Until Euro 2020, England men’s football team had won every final they’d been in since 1966: The team’s famous World Cup win against West Germany remained the only time the three lions reached a major tournament final. Until now. This year, the pressure of a nation rested on the second youngest team in the championship. In Euro 2016, England’s youngest player, Jude Bellingham, was twelve years old.
According to popular belief, sport brings people together. 2021 might have just proven this. Gareth Southgate’s side is, quite possibly, the most watchable England team since Bobby Charlton won the hearts and souls of a nation many years prior. After attacking with confidence and defending with pride, England only conceded twice in the tournament.
The think tank, British Future, launched an #EnglandTogether campaign, supported by individuals and organisations from a variety of different faiths. Jasvir Singh of the nonprofit organization, City Sikhs, urged fans, “whether you’re wearing a turban, a kippah, a hijab or a baseball cap…to come together as one nation united by the Three Lions.” According to a poll, two-thirds of white and ethnic minority citizens in England agree that the England football team is a symbol of England which “belongs to people of every race and ethnic background in England today”.
The joy of watching England play this year has been to do with who and how, rather than what and why. In a recent interview on Channel 4, the football writer, Damien Lewis, called them “the most relatable England team in my lifetime”, a far cry from the all white squad which took to the field in 66’. After a dramatic semi-final win against Denmark, the Museum of Migration created a poster which showed what the England team would look like without the players who had a parent or grandparent born abroad. Missing were stars including Harry Kane, Buyako Saka and Raheem Sterling.
In the wake of the players taking a knee in recognition of the BLM movement, a minority resent what they see as the politicization of the beautiful game. Politics aside, it is impossible to imagine England without players like Sterling, England’s prolific talisman who moved to the UK from Jamaica after the death of his father.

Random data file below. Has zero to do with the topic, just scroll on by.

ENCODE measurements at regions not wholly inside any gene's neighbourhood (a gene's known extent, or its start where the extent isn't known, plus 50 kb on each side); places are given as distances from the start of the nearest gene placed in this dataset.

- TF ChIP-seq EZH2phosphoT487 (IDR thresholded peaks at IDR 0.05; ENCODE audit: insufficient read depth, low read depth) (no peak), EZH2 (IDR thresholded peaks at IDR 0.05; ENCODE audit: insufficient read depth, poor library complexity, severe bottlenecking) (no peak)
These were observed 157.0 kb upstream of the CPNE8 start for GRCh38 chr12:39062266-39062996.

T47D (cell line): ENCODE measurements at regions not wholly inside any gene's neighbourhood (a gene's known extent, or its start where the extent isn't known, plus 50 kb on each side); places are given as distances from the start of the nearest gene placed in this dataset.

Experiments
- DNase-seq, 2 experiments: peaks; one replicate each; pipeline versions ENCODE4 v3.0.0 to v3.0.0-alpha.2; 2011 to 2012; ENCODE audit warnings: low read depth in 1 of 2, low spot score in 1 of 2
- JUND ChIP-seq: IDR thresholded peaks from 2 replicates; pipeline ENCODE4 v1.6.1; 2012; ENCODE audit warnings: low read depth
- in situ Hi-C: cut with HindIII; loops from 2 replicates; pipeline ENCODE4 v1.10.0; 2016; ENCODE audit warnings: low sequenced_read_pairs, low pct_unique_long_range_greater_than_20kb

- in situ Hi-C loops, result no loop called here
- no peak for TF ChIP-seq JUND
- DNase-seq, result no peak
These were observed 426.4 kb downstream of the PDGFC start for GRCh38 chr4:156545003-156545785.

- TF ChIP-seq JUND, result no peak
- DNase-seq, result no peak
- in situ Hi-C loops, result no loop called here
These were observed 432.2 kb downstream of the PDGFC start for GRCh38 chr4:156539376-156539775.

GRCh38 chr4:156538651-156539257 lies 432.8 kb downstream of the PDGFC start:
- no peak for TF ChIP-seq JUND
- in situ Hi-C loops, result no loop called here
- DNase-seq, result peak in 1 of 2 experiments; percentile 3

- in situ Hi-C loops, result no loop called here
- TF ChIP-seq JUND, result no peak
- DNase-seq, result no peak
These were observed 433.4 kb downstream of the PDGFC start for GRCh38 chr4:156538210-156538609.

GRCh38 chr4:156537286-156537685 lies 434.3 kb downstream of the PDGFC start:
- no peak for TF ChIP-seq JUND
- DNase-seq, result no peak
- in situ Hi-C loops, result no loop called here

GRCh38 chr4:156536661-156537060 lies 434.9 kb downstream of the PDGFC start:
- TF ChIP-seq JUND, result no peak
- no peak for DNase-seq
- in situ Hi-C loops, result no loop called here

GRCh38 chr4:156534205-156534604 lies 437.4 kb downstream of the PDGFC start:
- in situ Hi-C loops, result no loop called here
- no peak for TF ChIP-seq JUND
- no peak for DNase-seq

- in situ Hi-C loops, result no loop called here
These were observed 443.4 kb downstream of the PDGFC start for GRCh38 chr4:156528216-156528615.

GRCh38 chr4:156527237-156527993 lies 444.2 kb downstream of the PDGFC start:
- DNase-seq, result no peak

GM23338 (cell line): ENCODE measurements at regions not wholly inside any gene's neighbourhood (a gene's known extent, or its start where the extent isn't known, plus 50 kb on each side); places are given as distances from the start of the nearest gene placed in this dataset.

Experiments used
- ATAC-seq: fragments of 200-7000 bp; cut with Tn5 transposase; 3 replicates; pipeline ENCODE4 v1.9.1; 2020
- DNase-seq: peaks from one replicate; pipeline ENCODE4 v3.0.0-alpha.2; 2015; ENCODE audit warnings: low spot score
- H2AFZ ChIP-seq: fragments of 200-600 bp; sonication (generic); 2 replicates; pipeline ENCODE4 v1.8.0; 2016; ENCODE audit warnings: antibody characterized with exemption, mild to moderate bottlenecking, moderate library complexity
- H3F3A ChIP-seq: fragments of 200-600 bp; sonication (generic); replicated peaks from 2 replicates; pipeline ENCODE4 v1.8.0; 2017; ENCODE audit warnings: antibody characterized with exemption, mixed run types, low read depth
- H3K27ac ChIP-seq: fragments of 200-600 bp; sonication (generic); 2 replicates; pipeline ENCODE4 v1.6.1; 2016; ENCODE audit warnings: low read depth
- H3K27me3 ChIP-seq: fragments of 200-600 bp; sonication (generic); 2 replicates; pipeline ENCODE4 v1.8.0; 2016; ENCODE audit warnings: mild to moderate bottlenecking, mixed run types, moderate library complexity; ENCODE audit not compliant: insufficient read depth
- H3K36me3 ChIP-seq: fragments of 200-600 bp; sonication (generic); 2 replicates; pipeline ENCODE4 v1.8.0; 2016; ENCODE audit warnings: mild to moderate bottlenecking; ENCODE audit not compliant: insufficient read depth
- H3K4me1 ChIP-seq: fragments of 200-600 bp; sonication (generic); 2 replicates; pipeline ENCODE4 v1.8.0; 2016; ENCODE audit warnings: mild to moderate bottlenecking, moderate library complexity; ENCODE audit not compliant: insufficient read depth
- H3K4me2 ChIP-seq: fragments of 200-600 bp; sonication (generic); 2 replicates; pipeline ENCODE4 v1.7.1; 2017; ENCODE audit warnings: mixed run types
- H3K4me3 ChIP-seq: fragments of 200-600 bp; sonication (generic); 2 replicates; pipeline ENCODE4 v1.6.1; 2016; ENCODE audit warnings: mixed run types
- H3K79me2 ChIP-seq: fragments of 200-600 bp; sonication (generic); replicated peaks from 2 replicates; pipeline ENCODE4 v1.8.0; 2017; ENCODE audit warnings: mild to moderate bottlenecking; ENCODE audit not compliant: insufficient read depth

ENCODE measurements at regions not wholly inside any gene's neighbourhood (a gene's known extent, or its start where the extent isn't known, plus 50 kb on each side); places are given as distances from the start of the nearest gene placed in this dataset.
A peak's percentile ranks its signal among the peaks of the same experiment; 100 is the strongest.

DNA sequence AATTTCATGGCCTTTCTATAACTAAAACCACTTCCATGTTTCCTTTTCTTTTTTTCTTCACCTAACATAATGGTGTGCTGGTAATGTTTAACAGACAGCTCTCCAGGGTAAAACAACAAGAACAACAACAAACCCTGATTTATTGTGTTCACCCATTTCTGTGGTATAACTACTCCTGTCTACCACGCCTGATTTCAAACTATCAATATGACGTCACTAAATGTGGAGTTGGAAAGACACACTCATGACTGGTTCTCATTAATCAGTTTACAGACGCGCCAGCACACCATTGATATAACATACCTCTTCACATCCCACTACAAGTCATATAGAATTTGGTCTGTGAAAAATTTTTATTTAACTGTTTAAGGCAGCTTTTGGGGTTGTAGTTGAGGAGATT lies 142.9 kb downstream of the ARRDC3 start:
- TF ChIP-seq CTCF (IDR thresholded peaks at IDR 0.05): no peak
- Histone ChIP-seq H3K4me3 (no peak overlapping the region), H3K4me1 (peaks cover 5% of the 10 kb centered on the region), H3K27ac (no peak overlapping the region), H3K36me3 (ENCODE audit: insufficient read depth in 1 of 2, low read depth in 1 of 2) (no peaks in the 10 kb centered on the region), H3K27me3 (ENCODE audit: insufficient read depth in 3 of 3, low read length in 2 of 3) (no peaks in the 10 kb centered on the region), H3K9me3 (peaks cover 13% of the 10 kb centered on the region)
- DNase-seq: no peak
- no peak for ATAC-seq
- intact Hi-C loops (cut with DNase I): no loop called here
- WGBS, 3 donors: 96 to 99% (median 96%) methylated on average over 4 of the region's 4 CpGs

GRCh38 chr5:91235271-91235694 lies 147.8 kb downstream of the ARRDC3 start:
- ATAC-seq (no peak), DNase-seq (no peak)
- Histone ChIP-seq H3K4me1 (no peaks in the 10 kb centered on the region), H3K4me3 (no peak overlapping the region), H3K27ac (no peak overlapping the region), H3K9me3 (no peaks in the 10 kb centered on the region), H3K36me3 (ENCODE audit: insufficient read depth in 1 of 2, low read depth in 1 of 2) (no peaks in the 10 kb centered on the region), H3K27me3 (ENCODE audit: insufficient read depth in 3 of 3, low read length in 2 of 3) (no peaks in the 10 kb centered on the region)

Resilience is something this squad has had to learn the hard way. Tyrone Mings grew up in a homeless shelter before joining Southampton’s academy. In 2009, he was rejected by Saints for being “too small” before playing non-league football for Chippenham Town. After moving to Ipswich, he spent Christmas Day feeding homeless people. His inclusion in the England squad for Euro 2020 once again proved the doubters wrong.
Mings epitomises the perseverance of his teammates. Off the pitch, Marcus Rashford’s campaign against child poverty convinced the government to restore free lunches for thousands of poor children after mounting pressure. After receiving the Integrity and Impact award at the BT Sport Industry Awards, Raheem Sterling followed in Rashford’s footsteps by launching a foundation to help children from poorer areas. Harry Maguire and Jordan Henderson have helped to raise £4 million for the NHS through the Players Together fund. England’s stars have promised to donate a large amount of their runners-up prize money to the heroes of the pandemic.
Like all great teams, this year’s success stems from the entire organization, including players, coaches and those driving the FA’s operations in other ways. Southgate reminded us of this when he told the press after Sunday’s final defeat “as the leader you get all the praise, but the work in the background is phenomenal in all departments. We don’t have the team we have without them.”
The success of England’s national team has had a profound impact on a nation still recovering from the devastation caused by Covid as well as the political divisions created through Brexit. The England team of 2021 has helped redefine what it means to be English,
setting the standard for generations to come. The terms footballer and role model rarely coalesce. For England, they do.